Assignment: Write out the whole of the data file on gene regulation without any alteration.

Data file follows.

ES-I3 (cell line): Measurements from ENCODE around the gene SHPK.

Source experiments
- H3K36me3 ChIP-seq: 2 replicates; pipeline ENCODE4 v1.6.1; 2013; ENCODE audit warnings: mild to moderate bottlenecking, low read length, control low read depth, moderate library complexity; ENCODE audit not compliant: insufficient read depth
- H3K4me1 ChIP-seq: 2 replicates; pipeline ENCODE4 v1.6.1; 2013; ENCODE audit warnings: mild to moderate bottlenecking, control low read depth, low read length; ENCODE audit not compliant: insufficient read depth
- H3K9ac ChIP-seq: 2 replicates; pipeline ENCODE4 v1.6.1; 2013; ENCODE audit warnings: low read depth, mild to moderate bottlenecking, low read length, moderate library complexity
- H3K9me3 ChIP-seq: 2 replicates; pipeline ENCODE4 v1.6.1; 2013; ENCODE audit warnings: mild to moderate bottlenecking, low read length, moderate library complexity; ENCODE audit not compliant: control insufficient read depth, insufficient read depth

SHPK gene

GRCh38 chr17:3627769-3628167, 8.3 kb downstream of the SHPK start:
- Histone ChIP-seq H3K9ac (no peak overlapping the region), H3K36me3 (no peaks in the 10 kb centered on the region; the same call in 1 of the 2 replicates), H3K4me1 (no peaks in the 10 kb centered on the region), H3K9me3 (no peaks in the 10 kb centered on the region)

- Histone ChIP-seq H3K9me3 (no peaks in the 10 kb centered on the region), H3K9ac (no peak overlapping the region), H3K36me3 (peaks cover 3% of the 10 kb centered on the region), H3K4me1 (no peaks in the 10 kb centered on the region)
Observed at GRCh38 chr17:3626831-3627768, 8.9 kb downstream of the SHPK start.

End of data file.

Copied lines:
ES-I3 (cell line): Measurements from ENCODE around the gene SHPK.

Source experiments
- H3K36me3 ChIP-seq: 2 replicates; pipeline ENCODE4 v1.6.1; 2013; ENCODE audit warnings: mild to moderate bottlenecking, low read length, control low read depth, moderate library complexity; ENCODE audit not compliant: insufficient read depth
- H3K4me1 ChIP-seq: 2 replicates; pipeline ENCODE4 v1.6.1; 2013; ENCODE audit warnings: mild to moderate bottlenecking, control low read depth, low read length; ENCODE audit not compliant: insufficient read depth
- H3K9ac ChIP-seq: 2 replicates; pipeline ENCODE4 v1.6.1; 2013; ENCODE audit warnings: low read depth, mild to moderate bottlenecking, low read length, moderate library complexity
- H3K9me3 ChIP-seq: 2 replicates; pipeline ENCODE4 v1.6.1; 2013; ENCODE audit warnings: mild to moderate bottlenecking, low read length, moderate library complexity; ENCODE audit not compliant: control insufficient read depth, insufficient read depth

SHPK gene

GRCh38 chr17:3627769-3628167, 8.3 kb downstream of the SHPK start:
- Histone ChIP-seq H3K9ac (no peak overlapping the region), H3K36me3 (no peaks in the 10 kb centered on the region; the same call in 1 of the 2 replicates), H3K4me1 (no peaks in the 10 kb centered on the region), H3K9me3 (no peaks in the 10 kb centered on the region)

- Histone ChIP-seq H3K9me3 (no peaks in the 10 kb centered on the region), H3K9ac (no peak overlapping the region), H3K36me3 (peaks cover 3% of the 10 kb centered on the region), H3K4me1 (no peaks in the 10 kb centered on the region)
Observed at GRCh38 chr17:3626831-3627768, 8.9 kb downstream of the SHPK start.